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Article|01 Feb 2021|OPEN
The H+-pyrophosphatase IbVP1 regulates carbon flux to influence the starch metabolism and yield of sweet potato
Weijuan Fan1,2, Yandi Zhang1,3, Yinliang Wu1,3, Wenzhi Zhou1, Jun Yang2, Ling Yuan4, Peng Zhang3,1, & Hongxia Wang1,
1National Key Laboratory of Plant Molecular Genetics, CAS Center for Excellence in Molecular Plant Sciences, Chinese Academy of Sciences, Shanghai 200032, China
2Shanghai Key Laboratory of Plant Functional Genomics and Resources, Shanghai Chenshan Plant Science Research Center, Chinese Academy of Sciences, Shanghai 201602, China
3University of Chinese Academy of Sciences, Beijing 100049, China
4Department of Plant and Soil Sciences and Kentucky Tobacco Research and Development Center, University of Kentucky, Lexington, KY 40546, USA

Horticulture Research 8,
Article number: 20 (2021)
doi: 10.1038/hortres.2021.20
Views: 283

Received: 09 Jul 2020
Revised: 19 Nov 2020
Accepted: 28 Nov 2020
Published online: 01 Feb 2021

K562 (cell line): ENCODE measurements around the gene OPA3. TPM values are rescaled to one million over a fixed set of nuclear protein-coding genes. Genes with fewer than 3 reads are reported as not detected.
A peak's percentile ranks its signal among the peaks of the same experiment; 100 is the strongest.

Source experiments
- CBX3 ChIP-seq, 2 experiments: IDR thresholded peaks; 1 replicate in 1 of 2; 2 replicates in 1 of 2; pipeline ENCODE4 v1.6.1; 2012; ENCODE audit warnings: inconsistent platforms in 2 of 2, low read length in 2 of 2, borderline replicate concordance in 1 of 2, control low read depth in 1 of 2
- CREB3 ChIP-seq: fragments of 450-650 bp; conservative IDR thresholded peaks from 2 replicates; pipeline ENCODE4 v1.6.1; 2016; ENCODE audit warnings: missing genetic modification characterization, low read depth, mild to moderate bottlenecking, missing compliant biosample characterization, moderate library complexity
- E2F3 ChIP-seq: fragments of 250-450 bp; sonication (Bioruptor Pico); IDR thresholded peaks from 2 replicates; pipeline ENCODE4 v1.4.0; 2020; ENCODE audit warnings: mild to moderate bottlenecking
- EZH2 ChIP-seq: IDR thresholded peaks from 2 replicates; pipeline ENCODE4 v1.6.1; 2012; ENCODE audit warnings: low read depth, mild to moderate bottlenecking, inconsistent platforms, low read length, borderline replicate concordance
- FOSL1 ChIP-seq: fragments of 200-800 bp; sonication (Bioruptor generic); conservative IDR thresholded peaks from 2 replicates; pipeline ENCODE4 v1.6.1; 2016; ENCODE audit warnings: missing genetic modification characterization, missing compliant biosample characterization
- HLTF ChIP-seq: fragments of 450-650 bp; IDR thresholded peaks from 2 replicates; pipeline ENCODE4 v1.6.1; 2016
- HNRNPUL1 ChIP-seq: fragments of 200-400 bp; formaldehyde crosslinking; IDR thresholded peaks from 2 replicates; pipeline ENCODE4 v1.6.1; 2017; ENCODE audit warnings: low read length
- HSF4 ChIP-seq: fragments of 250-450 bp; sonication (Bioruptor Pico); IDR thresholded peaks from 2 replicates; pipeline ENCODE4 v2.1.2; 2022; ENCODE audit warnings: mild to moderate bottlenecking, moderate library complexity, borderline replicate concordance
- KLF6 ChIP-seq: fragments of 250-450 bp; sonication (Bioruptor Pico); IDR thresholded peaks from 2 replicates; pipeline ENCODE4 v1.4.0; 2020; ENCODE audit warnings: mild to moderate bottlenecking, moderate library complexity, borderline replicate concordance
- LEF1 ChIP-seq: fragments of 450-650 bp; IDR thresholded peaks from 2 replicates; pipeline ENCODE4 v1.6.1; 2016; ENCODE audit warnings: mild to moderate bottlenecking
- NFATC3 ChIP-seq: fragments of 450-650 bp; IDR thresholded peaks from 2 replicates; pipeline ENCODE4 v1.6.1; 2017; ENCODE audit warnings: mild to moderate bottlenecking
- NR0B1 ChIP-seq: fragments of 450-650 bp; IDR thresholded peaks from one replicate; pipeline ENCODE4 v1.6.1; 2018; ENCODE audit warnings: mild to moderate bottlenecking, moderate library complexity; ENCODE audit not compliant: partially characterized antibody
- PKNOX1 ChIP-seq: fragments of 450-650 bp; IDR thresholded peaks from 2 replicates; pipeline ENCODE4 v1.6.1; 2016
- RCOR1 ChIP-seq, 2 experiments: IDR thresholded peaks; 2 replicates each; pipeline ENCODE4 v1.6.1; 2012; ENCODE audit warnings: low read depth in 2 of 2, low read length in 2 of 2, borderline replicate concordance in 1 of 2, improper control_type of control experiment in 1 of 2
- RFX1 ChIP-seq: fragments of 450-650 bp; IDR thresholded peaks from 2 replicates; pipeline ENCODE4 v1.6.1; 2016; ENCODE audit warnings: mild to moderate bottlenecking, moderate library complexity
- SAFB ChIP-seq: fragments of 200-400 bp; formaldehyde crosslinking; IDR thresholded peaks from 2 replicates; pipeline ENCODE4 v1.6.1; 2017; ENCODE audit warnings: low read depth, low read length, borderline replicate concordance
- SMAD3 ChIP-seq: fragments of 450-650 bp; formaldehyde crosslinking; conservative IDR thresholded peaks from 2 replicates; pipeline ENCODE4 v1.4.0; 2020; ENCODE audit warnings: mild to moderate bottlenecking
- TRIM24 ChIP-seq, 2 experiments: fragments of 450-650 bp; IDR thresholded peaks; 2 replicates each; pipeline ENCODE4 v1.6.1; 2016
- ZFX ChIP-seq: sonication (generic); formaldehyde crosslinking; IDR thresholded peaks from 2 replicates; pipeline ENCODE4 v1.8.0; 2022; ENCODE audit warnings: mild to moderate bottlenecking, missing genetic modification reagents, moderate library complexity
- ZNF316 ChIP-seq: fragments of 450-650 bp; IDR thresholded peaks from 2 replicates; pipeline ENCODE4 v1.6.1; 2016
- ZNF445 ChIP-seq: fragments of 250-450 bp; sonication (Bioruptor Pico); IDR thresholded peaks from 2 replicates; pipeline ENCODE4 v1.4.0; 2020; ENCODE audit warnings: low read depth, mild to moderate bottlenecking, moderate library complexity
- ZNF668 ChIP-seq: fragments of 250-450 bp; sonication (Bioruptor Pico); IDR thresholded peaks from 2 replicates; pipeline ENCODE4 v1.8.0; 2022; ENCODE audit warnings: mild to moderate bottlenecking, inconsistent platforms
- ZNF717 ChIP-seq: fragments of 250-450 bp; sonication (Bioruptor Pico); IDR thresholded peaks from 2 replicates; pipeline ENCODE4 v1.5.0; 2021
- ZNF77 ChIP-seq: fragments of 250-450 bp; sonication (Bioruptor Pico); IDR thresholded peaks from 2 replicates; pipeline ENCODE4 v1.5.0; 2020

Storage roots of sweet potato are important sink organs for photoassimilates and energy, and carbohydrate metabolism in storage roots affects yield and starch production. Our previous study showed that sweet potato H+-pyrophosphatase (IbVP1) plays a vital role in mitigating iron deficiency and positively controls fibrous root growth. However, its roles in regulating starch production in storage roots have not been investigated. In this study, we found that IbVP1 overexpression in sweet potato improved the photosynthesis ability of and sucrose content in source leaves and increased both the starch content in and total yield of sink tissues. Using 13C-labeled sucrose feeding, we determined that IbVP1 overexpression promotes phloem loading and sucrose long-distance transport and enhances Pi-use efficiency. In sweet potato plants overexpressing IbVP1, the expression levels of starch biosynthesis pathway genes, especially AGPase and GBSSI, were upregulated, leading to changes in the structure, composition, and physicochemical properties of stored starch. Our study shows that the IbVP1 gene plays an important role in regulating starch metabolism in sweet potato. Application of the VP1 gene in genetic engineering of sweet potato cultivars may allow the improvement of starch production and yield under stress or nutrient-limited conditions.